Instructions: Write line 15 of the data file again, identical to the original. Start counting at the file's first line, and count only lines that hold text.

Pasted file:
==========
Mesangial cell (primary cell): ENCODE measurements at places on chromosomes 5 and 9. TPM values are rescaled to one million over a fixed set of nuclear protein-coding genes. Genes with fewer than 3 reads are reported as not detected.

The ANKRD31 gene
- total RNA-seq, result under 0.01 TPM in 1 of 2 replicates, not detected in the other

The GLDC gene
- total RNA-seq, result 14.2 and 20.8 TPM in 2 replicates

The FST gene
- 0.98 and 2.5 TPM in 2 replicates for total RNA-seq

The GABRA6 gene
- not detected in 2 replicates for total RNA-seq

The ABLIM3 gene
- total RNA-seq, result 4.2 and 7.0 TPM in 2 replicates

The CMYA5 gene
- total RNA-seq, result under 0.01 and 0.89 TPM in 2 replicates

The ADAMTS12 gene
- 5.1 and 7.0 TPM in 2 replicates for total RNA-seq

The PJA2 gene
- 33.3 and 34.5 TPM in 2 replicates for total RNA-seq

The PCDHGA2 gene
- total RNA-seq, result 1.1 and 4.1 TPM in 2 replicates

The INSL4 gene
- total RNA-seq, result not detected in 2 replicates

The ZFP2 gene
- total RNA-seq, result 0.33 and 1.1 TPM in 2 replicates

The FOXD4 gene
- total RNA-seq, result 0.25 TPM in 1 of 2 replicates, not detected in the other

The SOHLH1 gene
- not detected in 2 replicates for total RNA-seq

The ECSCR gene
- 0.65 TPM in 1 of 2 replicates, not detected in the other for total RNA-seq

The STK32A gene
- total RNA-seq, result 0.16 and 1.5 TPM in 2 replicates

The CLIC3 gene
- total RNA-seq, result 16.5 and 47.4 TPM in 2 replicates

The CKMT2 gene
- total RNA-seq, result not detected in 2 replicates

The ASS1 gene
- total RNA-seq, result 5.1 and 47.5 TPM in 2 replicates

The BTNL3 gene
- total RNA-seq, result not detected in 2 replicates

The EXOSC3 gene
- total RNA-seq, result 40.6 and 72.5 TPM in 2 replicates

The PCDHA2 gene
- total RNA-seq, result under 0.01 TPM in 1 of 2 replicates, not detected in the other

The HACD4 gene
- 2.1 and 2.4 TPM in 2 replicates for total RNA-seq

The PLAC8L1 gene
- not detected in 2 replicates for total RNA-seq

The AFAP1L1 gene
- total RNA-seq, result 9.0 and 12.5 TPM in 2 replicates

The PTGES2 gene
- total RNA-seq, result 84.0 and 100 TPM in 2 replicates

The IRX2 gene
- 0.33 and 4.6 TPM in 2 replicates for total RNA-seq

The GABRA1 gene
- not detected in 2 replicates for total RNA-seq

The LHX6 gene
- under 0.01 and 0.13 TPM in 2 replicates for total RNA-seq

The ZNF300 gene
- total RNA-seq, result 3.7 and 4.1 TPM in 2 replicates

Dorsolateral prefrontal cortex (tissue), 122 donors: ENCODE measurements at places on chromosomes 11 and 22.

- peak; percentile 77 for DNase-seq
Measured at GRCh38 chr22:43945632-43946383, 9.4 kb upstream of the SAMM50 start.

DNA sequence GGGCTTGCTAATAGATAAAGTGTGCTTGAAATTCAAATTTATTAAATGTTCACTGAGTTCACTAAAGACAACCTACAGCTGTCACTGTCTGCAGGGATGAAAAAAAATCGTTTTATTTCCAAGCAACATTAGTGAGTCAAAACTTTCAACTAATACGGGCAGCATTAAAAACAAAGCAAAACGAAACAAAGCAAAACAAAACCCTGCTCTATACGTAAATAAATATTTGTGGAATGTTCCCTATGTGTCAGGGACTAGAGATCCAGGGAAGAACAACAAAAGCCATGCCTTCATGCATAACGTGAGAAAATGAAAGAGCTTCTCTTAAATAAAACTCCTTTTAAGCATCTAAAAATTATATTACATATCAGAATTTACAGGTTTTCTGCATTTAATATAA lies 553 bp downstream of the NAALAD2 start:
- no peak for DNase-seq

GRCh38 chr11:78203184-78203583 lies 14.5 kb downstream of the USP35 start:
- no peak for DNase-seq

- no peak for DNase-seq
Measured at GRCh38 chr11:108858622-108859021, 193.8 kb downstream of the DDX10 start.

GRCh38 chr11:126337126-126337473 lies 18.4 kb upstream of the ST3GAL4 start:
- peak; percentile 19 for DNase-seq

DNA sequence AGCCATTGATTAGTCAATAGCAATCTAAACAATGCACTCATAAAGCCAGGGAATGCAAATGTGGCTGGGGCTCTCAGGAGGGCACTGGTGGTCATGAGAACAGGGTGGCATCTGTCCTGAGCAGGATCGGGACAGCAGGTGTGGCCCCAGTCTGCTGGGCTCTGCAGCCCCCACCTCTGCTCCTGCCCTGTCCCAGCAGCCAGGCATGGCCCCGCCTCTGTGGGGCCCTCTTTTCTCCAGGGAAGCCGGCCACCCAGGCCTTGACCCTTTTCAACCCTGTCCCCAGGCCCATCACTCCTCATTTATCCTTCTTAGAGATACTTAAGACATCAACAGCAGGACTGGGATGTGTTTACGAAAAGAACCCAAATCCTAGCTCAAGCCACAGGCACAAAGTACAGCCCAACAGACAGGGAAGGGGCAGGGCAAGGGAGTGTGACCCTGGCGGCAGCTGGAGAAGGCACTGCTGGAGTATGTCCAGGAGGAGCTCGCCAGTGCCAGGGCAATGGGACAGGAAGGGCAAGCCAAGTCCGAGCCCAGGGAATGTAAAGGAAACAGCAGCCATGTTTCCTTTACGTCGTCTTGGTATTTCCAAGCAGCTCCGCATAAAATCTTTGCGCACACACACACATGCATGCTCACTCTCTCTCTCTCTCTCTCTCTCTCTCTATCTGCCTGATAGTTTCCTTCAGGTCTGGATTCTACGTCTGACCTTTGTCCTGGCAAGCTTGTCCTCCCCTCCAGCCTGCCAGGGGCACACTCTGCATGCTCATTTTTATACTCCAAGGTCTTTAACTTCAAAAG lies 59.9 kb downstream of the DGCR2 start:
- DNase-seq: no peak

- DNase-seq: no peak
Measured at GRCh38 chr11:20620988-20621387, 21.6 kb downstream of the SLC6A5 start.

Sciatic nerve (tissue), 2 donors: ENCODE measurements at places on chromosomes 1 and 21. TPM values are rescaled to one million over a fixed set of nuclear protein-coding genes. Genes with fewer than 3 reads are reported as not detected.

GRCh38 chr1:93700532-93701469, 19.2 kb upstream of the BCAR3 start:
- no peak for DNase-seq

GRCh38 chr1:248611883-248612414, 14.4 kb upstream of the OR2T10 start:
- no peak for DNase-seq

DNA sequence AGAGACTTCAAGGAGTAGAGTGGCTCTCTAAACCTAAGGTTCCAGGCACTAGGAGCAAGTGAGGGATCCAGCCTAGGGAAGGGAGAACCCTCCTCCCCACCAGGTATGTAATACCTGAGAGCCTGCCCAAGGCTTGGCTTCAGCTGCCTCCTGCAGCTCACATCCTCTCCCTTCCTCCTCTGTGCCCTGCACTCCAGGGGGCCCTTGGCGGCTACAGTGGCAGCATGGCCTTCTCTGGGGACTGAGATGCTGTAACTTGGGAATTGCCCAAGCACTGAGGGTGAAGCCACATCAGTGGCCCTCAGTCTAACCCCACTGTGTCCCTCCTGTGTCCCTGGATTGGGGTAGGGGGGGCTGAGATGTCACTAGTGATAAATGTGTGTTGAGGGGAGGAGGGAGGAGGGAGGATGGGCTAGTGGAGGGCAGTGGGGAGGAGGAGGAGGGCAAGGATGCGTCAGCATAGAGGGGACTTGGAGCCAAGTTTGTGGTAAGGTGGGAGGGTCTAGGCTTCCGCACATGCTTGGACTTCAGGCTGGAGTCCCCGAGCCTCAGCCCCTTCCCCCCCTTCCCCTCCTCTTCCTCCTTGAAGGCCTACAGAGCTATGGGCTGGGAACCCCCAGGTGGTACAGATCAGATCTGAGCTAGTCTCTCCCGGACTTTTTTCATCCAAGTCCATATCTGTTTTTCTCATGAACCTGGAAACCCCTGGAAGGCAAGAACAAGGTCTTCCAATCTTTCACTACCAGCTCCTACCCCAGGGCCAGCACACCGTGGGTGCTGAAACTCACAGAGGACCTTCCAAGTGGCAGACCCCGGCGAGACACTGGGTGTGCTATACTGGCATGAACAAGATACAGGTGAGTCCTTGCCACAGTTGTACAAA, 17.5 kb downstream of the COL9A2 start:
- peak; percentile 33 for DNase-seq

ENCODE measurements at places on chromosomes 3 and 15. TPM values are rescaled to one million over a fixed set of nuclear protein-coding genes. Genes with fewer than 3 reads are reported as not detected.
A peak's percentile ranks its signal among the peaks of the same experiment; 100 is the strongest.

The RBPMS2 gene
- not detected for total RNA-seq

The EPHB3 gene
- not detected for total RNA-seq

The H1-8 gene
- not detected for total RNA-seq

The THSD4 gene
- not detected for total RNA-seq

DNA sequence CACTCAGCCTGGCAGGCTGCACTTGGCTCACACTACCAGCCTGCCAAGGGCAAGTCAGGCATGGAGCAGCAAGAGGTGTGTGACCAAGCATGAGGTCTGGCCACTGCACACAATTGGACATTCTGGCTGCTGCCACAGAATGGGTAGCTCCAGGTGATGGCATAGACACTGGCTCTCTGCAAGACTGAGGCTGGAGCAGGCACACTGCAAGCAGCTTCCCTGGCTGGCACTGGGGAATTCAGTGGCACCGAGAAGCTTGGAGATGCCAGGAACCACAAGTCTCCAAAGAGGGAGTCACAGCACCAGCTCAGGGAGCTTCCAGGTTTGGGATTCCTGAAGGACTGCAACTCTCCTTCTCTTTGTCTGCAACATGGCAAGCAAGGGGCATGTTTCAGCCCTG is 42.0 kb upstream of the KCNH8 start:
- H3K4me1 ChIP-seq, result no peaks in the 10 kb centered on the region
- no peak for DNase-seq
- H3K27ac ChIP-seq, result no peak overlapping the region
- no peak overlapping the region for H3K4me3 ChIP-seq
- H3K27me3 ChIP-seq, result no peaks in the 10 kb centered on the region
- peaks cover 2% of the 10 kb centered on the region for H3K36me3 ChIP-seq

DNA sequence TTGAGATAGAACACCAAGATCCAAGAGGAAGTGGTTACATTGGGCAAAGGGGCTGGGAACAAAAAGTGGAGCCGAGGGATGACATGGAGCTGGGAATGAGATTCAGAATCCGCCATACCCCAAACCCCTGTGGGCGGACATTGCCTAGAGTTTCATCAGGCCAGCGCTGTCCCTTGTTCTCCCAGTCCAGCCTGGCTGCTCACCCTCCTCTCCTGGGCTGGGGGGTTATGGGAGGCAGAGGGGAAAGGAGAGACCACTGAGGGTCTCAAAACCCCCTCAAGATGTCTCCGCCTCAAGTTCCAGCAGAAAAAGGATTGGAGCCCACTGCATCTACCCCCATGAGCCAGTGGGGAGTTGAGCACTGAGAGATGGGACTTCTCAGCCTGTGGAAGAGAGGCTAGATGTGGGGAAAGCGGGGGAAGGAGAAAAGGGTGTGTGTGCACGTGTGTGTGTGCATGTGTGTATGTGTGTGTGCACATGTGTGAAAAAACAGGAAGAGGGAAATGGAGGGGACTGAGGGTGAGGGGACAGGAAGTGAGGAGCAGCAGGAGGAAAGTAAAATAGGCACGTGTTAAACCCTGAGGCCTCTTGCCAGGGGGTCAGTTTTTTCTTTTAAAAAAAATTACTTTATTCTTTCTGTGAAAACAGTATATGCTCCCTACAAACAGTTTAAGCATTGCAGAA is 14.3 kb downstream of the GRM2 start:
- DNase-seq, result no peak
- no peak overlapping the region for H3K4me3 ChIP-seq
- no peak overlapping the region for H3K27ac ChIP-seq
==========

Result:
- 5.1 and 7.0 TPM in 2 replicates for total RNA-seq